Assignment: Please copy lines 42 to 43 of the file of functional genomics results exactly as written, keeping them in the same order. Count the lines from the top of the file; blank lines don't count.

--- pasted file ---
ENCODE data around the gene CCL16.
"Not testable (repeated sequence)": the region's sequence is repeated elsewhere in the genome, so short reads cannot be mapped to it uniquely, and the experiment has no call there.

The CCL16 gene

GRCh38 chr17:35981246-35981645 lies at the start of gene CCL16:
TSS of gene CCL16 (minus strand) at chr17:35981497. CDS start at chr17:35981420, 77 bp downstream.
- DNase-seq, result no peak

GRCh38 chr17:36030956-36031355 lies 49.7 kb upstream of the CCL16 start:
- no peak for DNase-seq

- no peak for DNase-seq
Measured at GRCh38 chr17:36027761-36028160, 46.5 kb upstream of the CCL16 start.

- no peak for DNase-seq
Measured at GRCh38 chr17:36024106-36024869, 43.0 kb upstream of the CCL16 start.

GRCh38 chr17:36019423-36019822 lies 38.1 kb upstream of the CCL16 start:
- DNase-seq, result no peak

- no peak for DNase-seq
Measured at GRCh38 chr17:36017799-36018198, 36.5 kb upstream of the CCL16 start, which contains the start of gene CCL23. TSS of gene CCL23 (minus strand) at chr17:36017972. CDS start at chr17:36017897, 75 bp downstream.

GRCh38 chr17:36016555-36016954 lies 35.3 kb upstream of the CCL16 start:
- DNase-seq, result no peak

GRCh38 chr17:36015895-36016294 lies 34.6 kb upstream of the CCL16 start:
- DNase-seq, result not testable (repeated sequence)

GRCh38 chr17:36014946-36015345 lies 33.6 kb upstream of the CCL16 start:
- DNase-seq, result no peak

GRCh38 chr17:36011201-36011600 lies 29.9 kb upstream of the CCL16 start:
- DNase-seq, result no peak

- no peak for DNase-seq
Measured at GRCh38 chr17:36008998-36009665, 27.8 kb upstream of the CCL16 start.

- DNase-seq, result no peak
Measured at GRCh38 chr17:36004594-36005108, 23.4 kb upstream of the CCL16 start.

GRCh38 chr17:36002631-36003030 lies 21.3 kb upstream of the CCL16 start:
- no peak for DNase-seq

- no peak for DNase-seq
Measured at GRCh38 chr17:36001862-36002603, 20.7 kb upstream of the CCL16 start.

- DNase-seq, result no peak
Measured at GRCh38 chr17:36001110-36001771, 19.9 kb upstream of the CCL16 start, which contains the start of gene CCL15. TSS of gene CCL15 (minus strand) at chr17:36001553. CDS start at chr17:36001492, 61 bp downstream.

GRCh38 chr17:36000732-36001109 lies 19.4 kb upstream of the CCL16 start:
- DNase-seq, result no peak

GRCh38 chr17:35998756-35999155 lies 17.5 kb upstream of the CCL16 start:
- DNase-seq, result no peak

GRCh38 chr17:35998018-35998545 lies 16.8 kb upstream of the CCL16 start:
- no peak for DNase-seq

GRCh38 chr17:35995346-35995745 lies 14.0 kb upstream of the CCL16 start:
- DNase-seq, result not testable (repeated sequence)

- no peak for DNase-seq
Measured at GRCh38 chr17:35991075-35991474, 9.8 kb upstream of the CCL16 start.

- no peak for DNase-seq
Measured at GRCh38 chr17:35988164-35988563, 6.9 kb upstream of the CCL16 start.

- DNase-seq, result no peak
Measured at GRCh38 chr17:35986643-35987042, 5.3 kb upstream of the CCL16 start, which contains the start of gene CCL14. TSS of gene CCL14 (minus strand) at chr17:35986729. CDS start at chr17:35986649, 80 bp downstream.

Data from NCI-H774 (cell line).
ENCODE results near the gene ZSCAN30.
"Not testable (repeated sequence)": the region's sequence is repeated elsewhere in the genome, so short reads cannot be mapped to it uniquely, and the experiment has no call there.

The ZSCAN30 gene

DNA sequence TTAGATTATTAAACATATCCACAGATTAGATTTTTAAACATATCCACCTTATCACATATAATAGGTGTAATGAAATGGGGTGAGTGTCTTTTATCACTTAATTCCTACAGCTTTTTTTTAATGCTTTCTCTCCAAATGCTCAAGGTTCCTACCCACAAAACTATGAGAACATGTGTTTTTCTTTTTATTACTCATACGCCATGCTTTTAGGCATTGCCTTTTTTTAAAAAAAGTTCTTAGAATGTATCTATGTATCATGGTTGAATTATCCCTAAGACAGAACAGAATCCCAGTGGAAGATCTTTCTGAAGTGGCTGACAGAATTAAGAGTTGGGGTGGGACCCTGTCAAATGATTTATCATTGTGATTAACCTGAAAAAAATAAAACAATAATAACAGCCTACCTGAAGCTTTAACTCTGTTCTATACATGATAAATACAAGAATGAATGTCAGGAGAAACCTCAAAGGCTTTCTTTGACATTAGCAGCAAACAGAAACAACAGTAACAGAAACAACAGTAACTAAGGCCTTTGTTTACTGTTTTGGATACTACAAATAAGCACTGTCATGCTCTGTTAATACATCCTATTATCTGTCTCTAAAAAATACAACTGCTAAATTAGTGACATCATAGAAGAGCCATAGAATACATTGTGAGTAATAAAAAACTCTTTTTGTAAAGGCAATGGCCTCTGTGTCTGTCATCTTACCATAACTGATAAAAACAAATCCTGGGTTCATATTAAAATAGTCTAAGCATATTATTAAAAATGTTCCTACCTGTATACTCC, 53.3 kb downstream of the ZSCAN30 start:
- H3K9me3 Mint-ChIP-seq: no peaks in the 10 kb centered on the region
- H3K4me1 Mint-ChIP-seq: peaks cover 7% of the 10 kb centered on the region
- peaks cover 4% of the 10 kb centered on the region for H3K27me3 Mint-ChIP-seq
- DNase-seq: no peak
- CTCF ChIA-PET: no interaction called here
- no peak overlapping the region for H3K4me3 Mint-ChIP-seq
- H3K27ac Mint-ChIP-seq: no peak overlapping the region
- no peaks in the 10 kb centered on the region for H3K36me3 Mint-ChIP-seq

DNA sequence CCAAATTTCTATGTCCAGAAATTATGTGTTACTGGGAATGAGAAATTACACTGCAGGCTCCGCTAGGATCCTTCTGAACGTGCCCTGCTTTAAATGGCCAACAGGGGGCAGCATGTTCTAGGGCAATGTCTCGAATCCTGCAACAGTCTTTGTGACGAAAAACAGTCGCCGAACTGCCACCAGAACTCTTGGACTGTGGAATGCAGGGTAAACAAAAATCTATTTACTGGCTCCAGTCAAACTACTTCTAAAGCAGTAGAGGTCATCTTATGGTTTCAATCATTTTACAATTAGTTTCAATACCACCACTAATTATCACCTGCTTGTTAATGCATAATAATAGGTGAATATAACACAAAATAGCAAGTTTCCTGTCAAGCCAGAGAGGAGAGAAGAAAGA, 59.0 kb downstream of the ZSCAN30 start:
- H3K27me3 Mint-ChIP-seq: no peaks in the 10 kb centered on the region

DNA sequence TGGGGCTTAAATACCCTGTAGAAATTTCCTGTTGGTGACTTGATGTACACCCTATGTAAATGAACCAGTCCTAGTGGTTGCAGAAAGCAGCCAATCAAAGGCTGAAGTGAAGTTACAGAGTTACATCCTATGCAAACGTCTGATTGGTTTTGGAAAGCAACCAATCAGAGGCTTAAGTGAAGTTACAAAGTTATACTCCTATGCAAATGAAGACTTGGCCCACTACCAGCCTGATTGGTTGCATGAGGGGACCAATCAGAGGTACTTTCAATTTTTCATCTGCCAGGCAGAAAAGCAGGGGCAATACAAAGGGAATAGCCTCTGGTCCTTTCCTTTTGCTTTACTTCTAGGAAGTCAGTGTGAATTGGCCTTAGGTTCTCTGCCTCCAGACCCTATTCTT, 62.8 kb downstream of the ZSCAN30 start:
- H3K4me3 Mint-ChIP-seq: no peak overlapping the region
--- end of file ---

- DNase-seq, result not testable (repeated sequence)

- no peak for DNase-seq